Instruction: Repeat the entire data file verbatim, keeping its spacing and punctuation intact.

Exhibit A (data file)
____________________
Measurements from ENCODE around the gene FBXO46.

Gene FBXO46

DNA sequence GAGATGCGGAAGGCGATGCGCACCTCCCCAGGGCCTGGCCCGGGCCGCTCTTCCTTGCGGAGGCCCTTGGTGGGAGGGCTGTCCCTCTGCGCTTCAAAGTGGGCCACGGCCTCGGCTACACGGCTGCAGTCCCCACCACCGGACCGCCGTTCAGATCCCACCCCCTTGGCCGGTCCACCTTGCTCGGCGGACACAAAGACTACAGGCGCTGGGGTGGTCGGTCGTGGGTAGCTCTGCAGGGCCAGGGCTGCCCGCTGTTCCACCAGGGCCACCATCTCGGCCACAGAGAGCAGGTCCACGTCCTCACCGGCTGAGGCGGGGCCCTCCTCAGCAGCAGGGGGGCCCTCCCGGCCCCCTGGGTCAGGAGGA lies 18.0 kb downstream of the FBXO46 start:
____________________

Measurements from ENCODE around the gene FBXO46.

Gene FBXO46

DNA sequence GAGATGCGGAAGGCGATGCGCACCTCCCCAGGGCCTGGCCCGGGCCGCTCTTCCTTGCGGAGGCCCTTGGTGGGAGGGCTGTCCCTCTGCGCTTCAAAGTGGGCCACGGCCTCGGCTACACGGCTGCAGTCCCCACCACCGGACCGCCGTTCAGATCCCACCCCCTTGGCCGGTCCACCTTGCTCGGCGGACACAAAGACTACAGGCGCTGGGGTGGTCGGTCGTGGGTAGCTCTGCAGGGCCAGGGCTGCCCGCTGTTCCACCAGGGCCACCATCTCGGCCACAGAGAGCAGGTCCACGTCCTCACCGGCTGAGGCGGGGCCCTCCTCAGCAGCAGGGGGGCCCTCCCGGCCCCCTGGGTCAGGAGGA lies 18.0 kb downstream of the FBXO46 start: